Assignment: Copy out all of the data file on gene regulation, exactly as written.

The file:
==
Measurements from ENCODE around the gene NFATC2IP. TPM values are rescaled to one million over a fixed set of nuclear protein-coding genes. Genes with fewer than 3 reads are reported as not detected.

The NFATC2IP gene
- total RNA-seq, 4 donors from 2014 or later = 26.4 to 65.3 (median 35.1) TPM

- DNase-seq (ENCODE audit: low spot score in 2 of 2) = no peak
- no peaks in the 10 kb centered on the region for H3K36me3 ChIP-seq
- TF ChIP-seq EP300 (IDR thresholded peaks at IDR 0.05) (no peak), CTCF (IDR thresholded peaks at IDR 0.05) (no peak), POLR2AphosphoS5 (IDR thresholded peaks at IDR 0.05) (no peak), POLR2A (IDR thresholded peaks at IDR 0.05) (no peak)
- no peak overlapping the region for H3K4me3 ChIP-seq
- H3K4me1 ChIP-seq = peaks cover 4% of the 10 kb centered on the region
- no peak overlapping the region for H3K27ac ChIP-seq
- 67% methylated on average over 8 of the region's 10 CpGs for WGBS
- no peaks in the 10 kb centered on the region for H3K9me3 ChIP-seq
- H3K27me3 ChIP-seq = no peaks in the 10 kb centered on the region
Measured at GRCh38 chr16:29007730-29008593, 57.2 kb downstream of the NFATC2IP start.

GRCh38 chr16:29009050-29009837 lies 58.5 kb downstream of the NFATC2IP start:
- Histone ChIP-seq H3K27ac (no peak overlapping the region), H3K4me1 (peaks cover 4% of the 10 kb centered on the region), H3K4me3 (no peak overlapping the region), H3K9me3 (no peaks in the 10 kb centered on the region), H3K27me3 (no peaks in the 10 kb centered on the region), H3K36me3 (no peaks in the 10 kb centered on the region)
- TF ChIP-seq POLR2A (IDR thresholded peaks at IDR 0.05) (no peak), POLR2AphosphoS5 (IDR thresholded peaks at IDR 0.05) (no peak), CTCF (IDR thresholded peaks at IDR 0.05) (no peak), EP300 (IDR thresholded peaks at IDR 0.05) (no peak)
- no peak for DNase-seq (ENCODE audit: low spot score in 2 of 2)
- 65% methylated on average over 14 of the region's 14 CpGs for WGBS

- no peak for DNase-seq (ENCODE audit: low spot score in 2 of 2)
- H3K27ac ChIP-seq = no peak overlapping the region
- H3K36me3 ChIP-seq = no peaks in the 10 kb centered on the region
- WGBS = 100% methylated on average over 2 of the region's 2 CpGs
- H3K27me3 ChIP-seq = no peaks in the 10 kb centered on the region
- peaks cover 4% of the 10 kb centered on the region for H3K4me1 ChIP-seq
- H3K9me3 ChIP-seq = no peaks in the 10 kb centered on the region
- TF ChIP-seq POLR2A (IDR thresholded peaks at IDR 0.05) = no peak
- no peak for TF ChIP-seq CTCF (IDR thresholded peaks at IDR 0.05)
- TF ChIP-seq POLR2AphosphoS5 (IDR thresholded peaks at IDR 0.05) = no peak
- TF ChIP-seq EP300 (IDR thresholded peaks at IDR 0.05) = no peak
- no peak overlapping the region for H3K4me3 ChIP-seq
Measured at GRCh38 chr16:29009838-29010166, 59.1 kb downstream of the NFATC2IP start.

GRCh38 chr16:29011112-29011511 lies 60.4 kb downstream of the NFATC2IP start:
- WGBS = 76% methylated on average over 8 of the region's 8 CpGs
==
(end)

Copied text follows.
Measurements from ENCODE around the gene NFATC2IP. TPM values are rescaled to one million over a fixed set of nuclear protein-coding genes. Genes with fewer than 3 reads are reported as not detected.

The NFATC2IP gene
- total RNA-seq, 4 donors from 2014 or later = 26.4 to 65.3 (median 35.1) TPM

- DNase-seq (ENCODE audit: low spot score in 2 of 2) = no peak
- no peaks in the 10 kb centered on the region for H3K36me3 ChIP-seq
- TF ChIP-seq EP300 (IDR thresholded peaks at IDR 0.05) (no peak), CTCF (IDR thresholded peaks at IDR 0.05) (no peak), POLR2AphosphoS5 (IDR thresholded peaks at IDR 0.05) (no peak), POLR2A (IDR thresholded peaks at IDR 0.05) (no peak)
- no peak overlapping the region for H3K4me3 ChIP-seq
- H3K4me1 ChIP-seq = peaks cover 4% of the 10 kb centered on the region
- no peak overlapping the region for H3K27ac ChIP-seq
- 67% methylated on average over 8 of the region's 10 CpGs for WGBS
- no peaks in the 10 kb centered on the region for H3K9me3 ChIP-seq
- H3K27me3 ChIP-seq = no peaks in the 10 kb centered on the region
Measured at GRCh38 chr16:29007730-29008593, 57.2 kb downstream of the NFATC2IP start.

GRCh38 chr16:29009050-29009837 lies 58.5 kb downstream of the NFATC2IP start:
- Histone ChIP-seq H3K27ac (no peak overlapping the region), H3K4me1 (peaks cover 4% of the 10 kb centered on the region), H3K4me3 (no peak overlapping the region), H3K9me3 (no peaks in the 10 kb centered on the region), H3K27me3 (no peaks in the 10 kb centered on the region), H3K36me3 (no peaks in the 10 kb centered on the region)
- TF ChIP-seq POLR2A (IDR thresholded peaks at IDR 0.05) (no peak), POLR2AphosphoS5 (IDR thresholded peaks at IDR 0.05) (no peak), CTCF (IDR thresholded peaks at IDR 0.05) (no peak), EP300 (IDR thresholded peaks at IDR 0.05) (no peak)
- no peak for DNase-seq (ENCODE audit: low spot score in 2 of 2)
- 65% methylated on average over 14 of the region's 14 CpGs for WGBS

- no peak for DNase-seq (ENCODE audit: low spot score in 2 of 2)
- H3K27ac ChIP-seq = no peak overlapping the region
- H3K36me3 ChIP-seq = no peaks in the 10 kb centered on the region
- WGBS = 100% methylated on average over 2 of the region's 2 CpGs
- H3K27me3 ChIP-seq = no peaks in the 10 kb centered on the region
- peaks cover 4% of the 10 kb centered on the region for H3K4me1 ChIP-seq
- H3K9me3 ChIP-seq = no peaks in the 10 kb centered on the region
- TF ChIP-seq POLR2A (IDR thresholded peaks at IDR 0.05) = no peak
- no peak for TF ChIP-seq CTCF (IDR thresholded peaks at IDR 0.05)
- TF ChIP-seq POLR2AphosphoS5 (IDR thresholded peaks at IDR 0.05) = no peak
- TF ChIP-seq EP300 (IDR thresholded peaks at IDR 0.05) = no peak
- no peak overlapping the region for H3K4me3 ChIP-seq
Measured at GRCh38 chr16:29009838-29010166, 59.1 kb downstream of the NFATC2IP start.

GRCh38 chr16:29011112-29011511 lies 60.4 kb downstream of the NFATC2IP start:
- WGBS = 76% methylated on average over 8 of the region's 8 CpGs